A wild, lean turkey is nothing like a farm-raised bird, and it must be cooked differently.
When cooked in an over, wild turkey legs’ tendons and ligaments make them inedible. We place the legs and thighs into an Instant Pot or pressure cooker, add some water, salt, pepper, bouillon, and cook for 45 minutes. Once pressure cooked, the tender meat falls off the bones and tastes better than any domestic turkey drumstick we’ve ever purchased.
The breast, with the skin removed, is marinated and smoked, with marinade essential for keeping the meat moist. As another option, the breast meat can be sliced thinly, breaded ,then fried. Our kids love General Tso’s turkey which is cubed up, fried, and mixed into a tangy delicious Chinese style sauce served over basmati rice.
Rest assured, there are no leftovers!
Hunting on the homestead
A few years ago, we had a number of birds hanging around our small homestead. Luckily, on opening morning they decided to take a mid-morning stroll through the riparian forest. Realizing that I couldn’t blunder into the flock without spooking them, I slipped into a lilac hedge and started calling.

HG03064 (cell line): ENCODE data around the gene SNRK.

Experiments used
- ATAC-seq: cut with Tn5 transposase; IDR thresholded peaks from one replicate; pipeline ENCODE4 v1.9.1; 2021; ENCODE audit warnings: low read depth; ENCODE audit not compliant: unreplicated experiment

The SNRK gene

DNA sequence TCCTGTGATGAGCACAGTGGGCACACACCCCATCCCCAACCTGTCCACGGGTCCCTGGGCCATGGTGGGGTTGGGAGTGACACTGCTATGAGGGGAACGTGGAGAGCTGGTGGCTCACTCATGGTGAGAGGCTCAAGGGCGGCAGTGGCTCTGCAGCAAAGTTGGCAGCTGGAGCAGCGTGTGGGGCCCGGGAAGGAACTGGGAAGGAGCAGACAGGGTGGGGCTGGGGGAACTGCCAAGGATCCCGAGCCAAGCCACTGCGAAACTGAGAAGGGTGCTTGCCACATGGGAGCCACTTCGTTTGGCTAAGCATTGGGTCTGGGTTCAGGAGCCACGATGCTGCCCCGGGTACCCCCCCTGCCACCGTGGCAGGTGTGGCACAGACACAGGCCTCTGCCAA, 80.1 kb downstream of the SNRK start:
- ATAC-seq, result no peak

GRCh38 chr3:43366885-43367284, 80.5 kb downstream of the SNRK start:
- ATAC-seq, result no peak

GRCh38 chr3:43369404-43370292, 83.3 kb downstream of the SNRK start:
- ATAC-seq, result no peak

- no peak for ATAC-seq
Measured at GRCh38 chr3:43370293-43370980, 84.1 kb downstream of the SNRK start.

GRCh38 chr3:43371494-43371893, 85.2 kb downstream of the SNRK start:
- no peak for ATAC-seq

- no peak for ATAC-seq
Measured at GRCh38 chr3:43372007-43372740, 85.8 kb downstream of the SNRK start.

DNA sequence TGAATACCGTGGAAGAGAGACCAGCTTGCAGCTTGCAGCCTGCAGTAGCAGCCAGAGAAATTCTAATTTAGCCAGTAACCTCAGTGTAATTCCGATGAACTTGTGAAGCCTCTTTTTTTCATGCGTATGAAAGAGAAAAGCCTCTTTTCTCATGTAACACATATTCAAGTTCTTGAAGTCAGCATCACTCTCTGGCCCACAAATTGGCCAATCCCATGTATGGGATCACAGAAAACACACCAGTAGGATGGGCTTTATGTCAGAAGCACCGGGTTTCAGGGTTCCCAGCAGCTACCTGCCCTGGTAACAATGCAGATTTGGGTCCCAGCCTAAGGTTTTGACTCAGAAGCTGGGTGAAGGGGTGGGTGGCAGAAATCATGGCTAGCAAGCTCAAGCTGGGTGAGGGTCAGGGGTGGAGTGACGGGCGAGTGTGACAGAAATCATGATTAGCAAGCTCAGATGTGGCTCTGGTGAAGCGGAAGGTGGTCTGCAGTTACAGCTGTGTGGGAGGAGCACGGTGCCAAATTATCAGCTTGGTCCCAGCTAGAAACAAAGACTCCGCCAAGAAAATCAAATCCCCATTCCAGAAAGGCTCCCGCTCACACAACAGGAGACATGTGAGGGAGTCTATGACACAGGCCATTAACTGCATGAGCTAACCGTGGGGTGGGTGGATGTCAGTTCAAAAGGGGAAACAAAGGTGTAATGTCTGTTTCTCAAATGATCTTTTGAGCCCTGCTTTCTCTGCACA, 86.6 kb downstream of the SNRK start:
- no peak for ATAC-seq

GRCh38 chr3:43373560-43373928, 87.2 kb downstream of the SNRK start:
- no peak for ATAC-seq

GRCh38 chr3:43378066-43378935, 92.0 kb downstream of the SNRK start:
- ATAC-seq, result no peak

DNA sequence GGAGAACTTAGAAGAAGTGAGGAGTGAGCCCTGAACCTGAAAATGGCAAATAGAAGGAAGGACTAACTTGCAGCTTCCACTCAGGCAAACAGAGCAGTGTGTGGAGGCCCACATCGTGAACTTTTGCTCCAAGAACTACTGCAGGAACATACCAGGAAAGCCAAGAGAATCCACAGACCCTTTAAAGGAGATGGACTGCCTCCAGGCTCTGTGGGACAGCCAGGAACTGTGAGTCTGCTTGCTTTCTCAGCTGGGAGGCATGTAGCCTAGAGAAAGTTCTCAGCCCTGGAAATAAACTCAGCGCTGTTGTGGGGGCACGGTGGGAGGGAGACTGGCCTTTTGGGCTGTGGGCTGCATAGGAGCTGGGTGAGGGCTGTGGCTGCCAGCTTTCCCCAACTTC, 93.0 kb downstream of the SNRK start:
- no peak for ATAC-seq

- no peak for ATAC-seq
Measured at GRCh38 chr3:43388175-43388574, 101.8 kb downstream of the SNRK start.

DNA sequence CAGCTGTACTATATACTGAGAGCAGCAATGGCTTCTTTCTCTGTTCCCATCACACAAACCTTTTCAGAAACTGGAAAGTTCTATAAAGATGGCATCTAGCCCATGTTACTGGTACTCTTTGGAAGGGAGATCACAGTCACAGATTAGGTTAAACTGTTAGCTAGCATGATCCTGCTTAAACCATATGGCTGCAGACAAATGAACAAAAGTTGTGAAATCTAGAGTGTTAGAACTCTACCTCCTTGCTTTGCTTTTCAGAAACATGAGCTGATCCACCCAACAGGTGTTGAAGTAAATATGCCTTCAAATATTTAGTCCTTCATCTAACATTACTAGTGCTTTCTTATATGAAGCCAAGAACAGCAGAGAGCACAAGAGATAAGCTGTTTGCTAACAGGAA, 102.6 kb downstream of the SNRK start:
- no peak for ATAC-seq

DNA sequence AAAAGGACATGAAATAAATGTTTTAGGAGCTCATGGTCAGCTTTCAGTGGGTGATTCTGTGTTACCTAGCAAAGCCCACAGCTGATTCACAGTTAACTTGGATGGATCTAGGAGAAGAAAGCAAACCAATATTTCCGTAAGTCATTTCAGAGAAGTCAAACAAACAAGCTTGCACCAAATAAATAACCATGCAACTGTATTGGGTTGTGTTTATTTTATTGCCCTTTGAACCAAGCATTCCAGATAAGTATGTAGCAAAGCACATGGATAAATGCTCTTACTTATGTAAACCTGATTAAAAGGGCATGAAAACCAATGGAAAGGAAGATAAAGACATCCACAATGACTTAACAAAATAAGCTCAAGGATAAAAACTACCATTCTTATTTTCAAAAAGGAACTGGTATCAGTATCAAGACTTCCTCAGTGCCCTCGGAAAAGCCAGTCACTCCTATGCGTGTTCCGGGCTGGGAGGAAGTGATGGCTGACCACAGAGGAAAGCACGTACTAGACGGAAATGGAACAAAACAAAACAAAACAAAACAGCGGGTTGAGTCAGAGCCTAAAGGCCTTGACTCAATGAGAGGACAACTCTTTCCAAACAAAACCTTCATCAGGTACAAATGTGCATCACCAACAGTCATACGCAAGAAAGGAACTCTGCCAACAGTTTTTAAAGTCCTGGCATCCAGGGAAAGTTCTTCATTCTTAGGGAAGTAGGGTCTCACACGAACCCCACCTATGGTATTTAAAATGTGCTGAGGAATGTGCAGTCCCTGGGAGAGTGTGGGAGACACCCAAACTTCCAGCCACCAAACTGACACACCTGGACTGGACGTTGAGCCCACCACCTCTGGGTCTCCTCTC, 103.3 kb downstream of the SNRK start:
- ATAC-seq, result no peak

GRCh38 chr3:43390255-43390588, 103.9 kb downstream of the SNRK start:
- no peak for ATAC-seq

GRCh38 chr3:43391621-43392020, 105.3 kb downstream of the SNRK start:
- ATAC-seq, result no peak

Even though the birds are less vocal in the fall, at close range a hunter can hear a variety of clucks, purrs, and yelps in a moving flock. I let out a few soft yelps on my box call, hoping to mimic a bird lost from the flock.
Instantly I heard the birds yelping, having changed directions to come my way. Trying to stay hidden, I slowly leaned out of the brush and looked headlong into the eyes of the lead hen. She caught the movement but wasn’t entirely sure what she had seen. When she looked back to maintain contact with the rest of the flock, I lifted my shotgun and made the 25-yard shot.
About the author
Jeffrey Miller lives with his significant other Melanie and their four children at Cottonwood Bend Farm, on the banks of the Sheyenne River in eastern North Dakota. The Director of the Cass County Soil Conservation District by day, he works on their homestead in his free time by writing, growing food, and trying to keep the chickens happy.
Check out these 7 tips for cooking a wild bird
You’ve bagged a wild turkey—what’s next?